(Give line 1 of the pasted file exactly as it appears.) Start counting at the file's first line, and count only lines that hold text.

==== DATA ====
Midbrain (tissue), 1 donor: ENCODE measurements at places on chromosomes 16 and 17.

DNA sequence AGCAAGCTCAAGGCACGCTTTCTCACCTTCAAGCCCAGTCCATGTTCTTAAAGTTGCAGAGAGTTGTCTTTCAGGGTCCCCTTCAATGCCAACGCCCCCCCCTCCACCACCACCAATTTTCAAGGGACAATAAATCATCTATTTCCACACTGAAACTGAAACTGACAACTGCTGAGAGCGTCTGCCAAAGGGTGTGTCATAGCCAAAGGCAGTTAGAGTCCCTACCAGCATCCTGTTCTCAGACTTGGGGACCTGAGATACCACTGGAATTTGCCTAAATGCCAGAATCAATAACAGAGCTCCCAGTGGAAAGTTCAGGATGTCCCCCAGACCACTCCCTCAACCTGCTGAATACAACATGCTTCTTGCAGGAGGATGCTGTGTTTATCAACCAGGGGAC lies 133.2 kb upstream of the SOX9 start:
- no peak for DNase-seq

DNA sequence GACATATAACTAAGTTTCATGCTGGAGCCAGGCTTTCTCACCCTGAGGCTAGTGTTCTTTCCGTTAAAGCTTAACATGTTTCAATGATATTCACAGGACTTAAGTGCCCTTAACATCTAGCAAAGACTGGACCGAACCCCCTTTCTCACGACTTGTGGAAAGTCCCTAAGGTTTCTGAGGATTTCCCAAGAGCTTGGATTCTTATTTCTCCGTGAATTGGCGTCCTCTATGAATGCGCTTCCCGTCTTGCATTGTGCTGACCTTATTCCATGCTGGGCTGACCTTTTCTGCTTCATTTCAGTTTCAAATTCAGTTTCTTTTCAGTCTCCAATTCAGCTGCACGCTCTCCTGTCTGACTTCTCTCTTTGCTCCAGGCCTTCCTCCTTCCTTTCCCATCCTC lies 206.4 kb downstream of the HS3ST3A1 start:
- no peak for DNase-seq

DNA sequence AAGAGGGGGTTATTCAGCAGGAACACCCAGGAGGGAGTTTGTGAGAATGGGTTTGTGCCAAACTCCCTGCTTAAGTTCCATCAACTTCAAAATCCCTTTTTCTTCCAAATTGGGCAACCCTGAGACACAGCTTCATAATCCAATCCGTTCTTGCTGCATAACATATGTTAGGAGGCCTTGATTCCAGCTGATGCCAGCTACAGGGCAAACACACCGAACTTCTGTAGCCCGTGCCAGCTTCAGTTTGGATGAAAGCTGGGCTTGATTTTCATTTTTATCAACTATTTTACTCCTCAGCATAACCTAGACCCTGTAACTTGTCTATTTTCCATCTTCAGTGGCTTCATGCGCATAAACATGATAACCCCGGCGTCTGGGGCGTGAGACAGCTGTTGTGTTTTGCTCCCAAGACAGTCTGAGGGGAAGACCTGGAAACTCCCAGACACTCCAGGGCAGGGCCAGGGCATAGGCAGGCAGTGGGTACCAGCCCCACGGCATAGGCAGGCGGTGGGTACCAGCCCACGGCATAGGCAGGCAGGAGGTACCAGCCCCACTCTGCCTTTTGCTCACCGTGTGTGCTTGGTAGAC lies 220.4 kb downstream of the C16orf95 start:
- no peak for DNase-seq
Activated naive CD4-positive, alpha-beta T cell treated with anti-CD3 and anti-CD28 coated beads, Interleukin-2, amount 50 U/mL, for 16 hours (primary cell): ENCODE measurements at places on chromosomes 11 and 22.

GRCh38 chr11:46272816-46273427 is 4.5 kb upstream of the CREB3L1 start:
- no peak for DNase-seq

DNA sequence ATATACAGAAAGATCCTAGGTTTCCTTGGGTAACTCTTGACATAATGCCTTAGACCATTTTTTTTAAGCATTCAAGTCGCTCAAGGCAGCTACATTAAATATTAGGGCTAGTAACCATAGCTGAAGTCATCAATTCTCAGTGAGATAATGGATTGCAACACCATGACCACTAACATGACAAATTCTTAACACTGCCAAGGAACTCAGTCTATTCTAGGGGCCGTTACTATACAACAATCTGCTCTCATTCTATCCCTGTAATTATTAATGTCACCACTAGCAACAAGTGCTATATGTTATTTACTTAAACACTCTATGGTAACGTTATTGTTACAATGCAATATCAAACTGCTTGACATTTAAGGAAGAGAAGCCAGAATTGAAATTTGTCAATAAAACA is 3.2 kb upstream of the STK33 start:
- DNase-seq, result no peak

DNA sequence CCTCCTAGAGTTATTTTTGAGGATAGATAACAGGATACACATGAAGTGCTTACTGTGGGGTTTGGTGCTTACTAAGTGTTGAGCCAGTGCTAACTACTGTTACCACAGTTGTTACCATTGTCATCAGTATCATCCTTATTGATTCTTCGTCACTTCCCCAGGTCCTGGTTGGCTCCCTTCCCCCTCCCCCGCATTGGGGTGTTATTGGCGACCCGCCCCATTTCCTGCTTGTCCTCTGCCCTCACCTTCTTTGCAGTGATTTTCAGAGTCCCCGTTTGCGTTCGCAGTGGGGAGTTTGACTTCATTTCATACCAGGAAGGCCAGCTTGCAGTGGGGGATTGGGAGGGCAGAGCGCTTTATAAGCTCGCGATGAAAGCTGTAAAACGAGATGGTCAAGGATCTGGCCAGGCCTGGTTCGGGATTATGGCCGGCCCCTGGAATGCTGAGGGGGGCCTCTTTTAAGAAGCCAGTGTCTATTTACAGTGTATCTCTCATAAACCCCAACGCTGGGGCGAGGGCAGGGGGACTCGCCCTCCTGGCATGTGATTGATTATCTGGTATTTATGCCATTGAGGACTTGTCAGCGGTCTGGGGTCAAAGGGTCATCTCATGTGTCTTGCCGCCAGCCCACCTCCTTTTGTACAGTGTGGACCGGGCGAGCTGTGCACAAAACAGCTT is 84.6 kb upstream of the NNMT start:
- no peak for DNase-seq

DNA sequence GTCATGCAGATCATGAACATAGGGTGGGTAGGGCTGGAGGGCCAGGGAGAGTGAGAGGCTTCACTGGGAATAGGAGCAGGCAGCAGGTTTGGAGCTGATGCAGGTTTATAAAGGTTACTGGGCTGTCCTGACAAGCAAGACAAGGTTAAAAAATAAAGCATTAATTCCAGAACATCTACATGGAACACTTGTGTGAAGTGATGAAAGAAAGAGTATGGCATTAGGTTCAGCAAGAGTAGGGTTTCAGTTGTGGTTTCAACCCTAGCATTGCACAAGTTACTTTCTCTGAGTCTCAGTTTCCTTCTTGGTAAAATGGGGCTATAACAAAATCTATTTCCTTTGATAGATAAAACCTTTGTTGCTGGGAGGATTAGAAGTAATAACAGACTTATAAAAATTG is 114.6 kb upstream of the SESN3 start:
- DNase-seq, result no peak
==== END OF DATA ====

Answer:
Midbrain (tissue), 1 donor: ENCODE measurements at places on chromosomes 16 and 17.